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[DPRG] Pittman GM87XX Homebrew

Subject: [DPRG] Pittman GM87XX Homebrew
From: David P. Anderson dpa at io.isem.smu.edu
Date: Mon Aug 27 19:16:10 CDT 2001


I took the Pittman GM8712 motors from Tanner's out to visit Michael Hamilton,
designer extraordinare for Traxxus et al, and we took one apart and played
with it.  He pronounced it "first rate stuff."  Not bad for $11.00!!

Here are some pictures of it disassembled:


It is a seven pole motor, which accounts for the high torque at low rpm
and for it's extremely quiet operation, always a plus for hobby robots.
Notice in the upper right-hand image that the seven poles are wound
with lots of extremely fine wire (we measured 12 ohms).  The poles are
also "skewed" helically.  Michael tells me this provides for smoother
operation, as the poles "overlap" each other.

The gearhead has 4 stages.  We counted the teeth and the last three
stages have 32 tooth spur gears driven by 10 tooth pinions, 3.2:1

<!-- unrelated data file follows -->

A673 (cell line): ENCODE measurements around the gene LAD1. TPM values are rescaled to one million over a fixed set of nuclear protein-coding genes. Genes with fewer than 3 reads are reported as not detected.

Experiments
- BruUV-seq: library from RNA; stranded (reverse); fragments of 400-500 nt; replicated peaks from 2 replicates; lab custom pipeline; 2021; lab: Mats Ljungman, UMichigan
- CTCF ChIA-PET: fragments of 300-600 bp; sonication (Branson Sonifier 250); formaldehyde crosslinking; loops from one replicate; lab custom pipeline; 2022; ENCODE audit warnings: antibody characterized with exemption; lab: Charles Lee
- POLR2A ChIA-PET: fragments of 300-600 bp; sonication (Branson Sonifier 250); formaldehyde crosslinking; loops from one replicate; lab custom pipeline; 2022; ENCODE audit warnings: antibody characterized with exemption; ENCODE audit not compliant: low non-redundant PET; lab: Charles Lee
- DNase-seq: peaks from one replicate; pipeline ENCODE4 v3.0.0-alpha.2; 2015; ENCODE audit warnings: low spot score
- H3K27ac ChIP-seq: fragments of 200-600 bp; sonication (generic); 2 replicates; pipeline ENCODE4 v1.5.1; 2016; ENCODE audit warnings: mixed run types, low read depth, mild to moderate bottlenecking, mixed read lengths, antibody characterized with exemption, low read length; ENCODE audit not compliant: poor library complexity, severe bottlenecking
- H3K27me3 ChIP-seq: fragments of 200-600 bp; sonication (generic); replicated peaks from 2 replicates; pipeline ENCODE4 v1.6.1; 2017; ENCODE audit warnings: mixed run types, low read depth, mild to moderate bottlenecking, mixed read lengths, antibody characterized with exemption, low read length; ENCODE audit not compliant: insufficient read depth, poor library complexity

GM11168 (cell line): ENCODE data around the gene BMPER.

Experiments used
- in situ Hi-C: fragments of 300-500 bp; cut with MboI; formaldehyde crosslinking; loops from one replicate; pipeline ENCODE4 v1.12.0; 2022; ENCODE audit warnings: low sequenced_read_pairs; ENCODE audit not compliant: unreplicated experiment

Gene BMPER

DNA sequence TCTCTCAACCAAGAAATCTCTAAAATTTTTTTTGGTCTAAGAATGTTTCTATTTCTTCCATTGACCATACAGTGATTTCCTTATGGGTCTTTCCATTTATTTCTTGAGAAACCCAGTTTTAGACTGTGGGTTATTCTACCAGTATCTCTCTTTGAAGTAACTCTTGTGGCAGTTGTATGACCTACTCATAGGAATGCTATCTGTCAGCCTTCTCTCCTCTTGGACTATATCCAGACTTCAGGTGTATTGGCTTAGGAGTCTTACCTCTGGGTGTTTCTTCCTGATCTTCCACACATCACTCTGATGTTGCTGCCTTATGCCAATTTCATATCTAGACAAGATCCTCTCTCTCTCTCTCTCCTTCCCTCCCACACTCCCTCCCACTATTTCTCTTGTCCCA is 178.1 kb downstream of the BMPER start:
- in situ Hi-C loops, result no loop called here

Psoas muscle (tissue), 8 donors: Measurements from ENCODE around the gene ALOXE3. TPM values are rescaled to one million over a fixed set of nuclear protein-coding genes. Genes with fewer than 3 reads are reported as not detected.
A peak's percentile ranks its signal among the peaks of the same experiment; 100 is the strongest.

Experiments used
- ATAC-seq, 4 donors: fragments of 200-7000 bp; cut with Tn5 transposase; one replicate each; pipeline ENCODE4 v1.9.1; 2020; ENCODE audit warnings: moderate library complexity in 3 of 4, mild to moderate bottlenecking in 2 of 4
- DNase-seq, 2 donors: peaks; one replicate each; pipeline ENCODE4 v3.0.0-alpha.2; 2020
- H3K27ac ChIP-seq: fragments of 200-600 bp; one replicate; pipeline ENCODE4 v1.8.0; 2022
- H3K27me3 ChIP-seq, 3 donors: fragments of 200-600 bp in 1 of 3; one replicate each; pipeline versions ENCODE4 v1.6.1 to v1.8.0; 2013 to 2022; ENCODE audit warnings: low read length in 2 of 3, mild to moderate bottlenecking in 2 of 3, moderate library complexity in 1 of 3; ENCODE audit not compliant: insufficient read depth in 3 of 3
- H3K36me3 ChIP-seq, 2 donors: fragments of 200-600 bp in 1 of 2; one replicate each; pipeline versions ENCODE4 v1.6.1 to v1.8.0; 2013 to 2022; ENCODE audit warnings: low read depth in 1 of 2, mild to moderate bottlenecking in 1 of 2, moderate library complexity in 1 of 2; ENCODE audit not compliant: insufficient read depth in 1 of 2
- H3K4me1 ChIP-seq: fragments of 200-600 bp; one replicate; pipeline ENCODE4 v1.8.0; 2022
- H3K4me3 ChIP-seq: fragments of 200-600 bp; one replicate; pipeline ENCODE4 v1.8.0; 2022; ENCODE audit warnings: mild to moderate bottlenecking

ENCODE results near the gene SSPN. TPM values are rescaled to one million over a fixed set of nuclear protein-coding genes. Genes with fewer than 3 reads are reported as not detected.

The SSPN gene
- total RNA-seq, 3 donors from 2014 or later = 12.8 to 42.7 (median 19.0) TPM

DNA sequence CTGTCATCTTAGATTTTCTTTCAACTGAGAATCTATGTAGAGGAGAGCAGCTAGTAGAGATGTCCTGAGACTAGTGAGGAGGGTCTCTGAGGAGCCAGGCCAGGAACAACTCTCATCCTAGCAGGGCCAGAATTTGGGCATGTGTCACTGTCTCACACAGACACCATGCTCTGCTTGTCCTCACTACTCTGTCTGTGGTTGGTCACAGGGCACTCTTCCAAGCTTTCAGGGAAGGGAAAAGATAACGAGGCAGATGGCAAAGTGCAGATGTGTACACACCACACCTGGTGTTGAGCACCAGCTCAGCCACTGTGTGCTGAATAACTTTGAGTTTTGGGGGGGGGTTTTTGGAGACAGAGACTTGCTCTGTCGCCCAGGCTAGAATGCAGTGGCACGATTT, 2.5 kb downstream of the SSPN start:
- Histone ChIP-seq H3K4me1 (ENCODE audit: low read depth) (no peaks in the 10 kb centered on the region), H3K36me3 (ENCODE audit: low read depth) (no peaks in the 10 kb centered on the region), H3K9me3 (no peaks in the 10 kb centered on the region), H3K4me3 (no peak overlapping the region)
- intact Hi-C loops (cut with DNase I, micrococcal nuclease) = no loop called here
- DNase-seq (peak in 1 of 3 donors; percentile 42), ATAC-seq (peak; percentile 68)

per stage.  The first stage has slightly smaller teeth and we were
not able to count them.  However, they must provide about 1.8:1 ratio
for a final ratio of 60:1.  All gears are "high quality" metal gears
with steel axles riding in bronze bushings.  

He is of the opinion that we should probably NOT mount wheels directly
on the output shaft because of the small diameter of the rear pin and
bushing.  I told him we were thinking of a 5 to 10 pound platform.

I have gathered together the parts for a simple home-brew encoder for
these motors as discussed previously.  This consists of a paper encoder
wheel, Hamammatsu emitter/detector, black plastic film canister, and
a cable tie.  

Here is a picture of the pieces:


I'm using a 28 division encoder wheel as a starting place.  The wheel is
super-glued to the rear of the motor shaft.  The Hamammatsu is mounted
on a small piece of perfboard with a couple of other components.  This
will probably change.  The perfboard is glued into the back of the film
canister with the leads exiting through a slot in the side.  The canister
was cut down with an xacto knife and slotted to clear the motor wires.

Here is a picture of the assembled encoder.  The cable tie allows the
film canister to slide in and out to adjust the exact distance for the
Hammamatsu sensor.  Then it is tightened to hold it in place.  


I haven't had a chance to test it yet, so more improvements will no doubt
come along the way.  This home-brew encoder requires no machining and
can be assembled with simple hand tools.  It represents an improvement
over our previous encoders in that it is adjustable and also has a
light shield and protective cover over the encoder wheel.

More to come!


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